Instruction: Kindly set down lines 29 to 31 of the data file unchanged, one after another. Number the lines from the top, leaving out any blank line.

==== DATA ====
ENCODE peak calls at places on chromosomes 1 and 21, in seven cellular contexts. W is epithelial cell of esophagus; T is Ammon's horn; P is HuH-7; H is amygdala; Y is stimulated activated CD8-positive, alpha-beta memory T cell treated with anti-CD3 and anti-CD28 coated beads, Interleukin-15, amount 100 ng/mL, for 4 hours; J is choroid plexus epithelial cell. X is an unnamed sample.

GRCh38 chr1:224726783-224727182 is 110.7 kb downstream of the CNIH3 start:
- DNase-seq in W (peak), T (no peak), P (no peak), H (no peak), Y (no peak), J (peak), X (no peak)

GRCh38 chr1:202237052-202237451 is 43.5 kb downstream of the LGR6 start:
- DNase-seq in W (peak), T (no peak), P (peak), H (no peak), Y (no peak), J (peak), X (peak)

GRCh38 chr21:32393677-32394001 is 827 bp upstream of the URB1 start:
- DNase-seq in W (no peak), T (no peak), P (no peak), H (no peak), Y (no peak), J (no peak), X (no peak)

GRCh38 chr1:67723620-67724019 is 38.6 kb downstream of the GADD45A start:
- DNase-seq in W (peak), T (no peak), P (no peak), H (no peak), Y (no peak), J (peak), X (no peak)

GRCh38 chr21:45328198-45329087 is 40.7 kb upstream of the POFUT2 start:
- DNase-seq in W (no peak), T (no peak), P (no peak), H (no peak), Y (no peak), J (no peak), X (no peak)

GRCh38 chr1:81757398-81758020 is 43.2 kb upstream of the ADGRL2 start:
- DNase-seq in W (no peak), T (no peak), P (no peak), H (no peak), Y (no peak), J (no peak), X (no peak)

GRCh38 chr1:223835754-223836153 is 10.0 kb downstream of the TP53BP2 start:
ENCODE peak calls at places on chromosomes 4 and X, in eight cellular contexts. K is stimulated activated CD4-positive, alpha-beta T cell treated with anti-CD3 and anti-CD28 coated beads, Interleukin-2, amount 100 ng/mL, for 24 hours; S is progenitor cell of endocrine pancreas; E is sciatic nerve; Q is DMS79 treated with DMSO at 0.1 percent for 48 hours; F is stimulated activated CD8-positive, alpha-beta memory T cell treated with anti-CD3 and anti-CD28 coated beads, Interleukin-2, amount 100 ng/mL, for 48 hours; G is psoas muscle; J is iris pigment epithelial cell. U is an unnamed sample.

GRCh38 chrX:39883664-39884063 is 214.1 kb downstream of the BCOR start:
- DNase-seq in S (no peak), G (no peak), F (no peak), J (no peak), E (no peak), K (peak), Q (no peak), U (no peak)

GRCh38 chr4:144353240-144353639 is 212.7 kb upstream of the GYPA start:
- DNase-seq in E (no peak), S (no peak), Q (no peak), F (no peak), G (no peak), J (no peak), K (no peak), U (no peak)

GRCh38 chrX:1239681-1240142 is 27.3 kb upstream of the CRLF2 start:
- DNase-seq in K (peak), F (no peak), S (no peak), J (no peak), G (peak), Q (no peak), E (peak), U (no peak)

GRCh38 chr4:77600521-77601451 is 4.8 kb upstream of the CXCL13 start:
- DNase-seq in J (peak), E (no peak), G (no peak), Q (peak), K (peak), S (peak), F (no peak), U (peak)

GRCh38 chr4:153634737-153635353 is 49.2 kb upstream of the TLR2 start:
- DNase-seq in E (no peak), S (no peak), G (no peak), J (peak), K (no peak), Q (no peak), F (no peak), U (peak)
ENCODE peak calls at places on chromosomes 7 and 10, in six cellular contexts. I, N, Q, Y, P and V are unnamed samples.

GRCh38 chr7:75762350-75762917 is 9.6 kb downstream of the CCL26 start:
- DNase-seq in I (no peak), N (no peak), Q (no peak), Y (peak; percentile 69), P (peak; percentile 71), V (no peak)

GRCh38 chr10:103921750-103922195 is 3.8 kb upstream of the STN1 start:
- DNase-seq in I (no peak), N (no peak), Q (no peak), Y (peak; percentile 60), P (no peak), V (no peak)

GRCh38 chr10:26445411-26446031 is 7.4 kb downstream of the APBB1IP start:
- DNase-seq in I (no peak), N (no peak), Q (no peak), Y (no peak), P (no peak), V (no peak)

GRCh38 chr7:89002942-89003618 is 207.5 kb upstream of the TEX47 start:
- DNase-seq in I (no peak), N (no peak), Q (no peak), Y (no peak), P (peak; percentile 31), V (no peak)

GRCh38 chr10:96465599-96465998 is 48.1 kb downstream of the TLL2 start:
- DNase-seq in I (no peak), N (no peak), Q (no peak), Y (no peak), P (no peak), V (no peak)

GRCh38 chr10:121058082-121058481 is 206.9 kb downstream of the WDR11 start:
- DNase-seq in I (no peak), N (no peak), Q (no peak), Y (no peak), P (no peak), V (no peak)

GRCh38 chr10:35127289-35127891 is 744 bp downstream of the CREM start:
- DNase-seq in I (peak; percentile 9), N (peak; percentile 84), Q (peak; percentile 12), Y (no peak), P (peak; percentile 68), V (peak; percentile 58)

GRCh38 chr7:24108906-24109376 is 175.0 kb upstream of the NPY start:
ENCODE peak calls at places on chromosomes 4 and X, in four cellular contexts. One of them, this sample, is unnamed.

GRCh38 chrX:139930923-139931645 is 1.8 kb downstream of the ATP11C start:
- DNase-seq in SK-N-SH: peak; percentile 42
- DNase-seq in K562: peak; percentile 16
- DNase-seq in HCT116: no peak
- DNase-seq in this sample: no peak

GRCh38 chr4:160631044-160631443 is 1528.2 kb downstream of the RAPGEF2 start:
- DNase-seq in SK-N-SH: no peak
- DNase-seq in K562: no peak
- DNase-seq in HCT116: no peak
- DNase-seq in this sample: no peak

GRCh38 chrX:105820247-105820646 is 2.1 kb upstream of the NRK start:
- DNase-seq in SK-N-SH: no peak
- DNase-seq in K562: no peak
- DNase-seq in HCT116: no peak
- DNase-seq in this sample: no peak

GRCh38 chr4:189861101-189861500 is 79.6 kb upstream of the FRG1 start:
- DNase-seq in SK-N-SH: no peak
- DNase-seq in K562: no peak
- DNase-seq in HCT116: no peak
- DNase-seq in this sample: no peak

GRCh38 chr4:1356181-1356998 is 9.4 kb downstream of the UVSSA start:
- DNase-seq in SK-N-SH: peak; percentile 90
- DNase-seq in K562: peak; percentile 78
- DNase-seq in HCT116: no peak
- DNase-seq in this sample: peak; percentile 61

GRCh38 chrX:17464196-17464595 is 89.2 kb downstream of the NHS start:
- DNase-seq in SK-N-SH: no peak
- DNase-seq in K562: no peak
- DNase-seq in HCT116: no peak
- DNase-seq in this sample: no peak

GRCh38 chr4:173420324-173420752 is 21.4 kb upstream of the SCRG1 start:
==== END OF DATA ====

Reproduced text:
GRCh38 chr10:103921750-103922195 is 3.8 kb upstream of the STN1 start:
- DNase-seq in I (no peak), N (no peak), Q (no peak), Y (peak; percentile 60), P (no peak), V (no peak)

GRCh38 chr10:26445411-26446031 is 7.4 kb downstream of the APBB1IP start: